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Crime & Courts

APD: Victim in killing near downtown Anchorage was resting when he was shot

  • Author: Zaz Hollander
  • Updated: December 11, 2017
  • Published December 11, 2017

APD officers at the scene of a homicide at 618 E. Ninth Avenue on Sunday (Julia O’Malley / ADN)

Devan McDonald was in a bedroom in an apartment on East Ninth Avenue on Sunday when another man came in, shot him in the upper body and left, Anchorage police said Monday.

McDonald, 22, died there, police said.

Kuach Chuol Kuach (Photo courtesy APD)

The suspect, 20-year-old Kuach Chuol Kuach, was arrested early Monday after an hours-long standoff with officers at his family's apartment on the 1600 block of Juneau Drive, police said.

A tip came in around 11:15 p.m. Sunday that Kuach was there, police spokesman MJ Thim said. A SWAT team convinced him to come out without incident around 5:45 a.m. Monday.

It's not clear how many of Kuach's family members were in the apartment, Thim said. Kuach didn't threaten them at any time.

There were "multiple people" inside the Ninth Avenue apartment on Sunday when the shooting occurred, Thim said. "The victim was in a bedroom resting. The suspect walked in and shot him once in the upper body and fled."

On Monday afternoon, police were still trying to establish the relationship between McDonald and Kuach. They were also trying to ascertain the motive.

The shooting death is this year's 35th homicide, topping last year's tally, a record-high number.

Kuach's family has lived in Anchorage since 2010 and lived in Nebraska before that, according to Kuach's father, reached in Washington state. He did not want to comment on the shooting. The family is originally from Sudan.

At the time of the shooting, Kuach was on probation for a felony weapons conviction connected to a fatal car crash near Merrill Field last year, according to sentencing documents in that case.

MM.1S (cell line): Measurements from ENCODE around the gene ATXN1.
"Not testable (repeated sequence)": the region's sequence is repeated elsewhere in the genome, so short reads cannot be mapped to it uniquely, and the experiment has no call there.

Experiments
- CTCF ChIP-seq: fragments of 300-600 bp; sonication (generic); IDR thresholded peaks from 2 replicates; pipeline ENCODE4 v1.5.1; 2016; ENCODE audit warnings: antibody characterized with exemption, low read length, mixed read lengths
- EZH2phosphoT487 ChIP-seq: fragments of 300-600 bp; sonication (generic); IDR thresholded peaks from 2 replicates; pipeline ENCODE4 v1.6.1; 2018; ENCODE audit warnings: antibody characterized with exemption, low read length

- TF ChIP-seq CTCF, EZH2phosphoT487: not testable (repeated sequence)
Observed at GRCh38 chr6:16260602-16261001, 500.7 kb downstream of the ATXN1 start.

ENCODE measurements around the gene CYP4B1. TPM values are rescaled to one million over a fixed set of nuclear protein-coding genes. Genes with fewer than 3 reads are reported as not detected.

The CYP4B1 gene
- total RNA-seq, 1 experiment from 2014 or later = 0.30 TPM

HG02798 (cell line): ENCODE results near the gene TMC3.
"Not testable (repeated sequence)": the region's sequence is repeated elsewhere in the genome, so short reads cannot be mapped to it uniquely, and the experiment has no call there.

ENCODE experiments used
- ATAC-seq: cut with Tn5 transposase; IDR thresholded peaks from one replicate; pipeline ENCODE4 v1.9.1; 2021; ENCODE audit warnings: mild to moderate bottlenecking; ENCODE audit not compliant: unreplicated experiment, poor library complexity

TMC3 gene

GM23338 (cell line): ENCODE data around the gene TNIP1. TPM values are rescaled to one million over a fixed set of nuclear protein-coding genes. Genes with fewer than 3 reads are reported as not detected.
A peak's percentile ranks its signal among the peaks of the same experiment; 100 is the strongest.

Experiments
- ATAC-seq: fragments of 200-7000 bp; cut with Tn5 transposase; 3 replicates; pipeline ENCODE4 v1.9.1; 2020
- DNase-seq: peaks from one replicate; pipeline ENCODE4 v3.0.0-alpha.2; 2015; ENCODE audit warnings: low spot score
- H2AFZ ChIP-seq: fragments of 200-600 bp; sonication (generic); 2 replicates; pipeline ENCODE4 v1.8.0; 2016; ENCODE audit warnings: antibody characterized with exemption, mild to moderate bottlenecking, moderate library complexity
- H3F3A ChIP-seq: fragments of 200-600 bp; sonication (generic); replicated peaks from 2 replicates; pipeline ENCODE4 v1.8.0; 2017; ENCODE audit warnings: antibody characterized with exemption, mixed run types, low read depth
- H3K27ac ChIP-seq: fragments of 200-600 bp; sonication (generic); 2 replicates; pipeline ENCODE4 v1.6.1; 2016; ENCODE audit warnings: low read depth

The car's driver was ejected and killed in the wreck, which apparently happened during an exchange of gunfire, court documents show.

Kuach, whose neck was broken in the crash, also had a gunshot wound in his arm, according to a bail memorandum filed by his attorney. He told investigators he was drunk and on Xanax and didn't remember what happened.

Kuach's original charges included manslaughter. He pleaded guilty to third-degree misconduct involving weapons and was sentenced to two years' probation and 12 months to serve, all of it suspended time.

His attorney told a judge during sentencing that Kuach "has plans for the future" that involve possibly leaving Alaska, according to a change of plea transcript.

During the April hearing, Anchorage Superior Court Judge Jack Smith told Kuach his lack of memory about the crash may not help the victim's mother. But Smith said he hoped the two-year probation would allow him to get his life on track, according to the transcript.

Kuach served five days in jail in September for a probation violation linked to shoplifting, according to an affidavit filed with the probation revocation request.

McDonald, Sunday's shooting victim, had a young son, friends say.

He grew up in Ketchikan and moved to Anchorage several years ago, according to Davante Guthrie, a longtime friend who still lives in Ketchikan.

Guthrie and another friend were stunned by the news of McDonald's death and expressed surprise that he would be the victim of any serious criminal activity. Guthrie said Kuach's name wasn't familiar to him.

Amanda Iverson said McDonald cycled in and out of a residential youth facility where she worked. But that was for being rebellious and not wanting to listen to his mother, and not major behavioral problems, Iverson said.

McDonald made an immediate and positive impression on her when they met at the facility in 2010, she said. He had dinner with her family sometimes. She'd give him rides around town.

Iverson, who waits tables at the Landing Hotel's restaurant, saw McDonald's mother there Friday but was too busy to go over and find out how he was doing.

"The last time I checked on him, he loved being a father," she said. "He was straightening out his life."

Editor's note: This story has been altered to reflect new information on the number of homicides occurring in Anchorage in 2017. As of Dec. 11 there have been 35 homicides, not 34, according to Anchorage police and Alaska State Troopers. 

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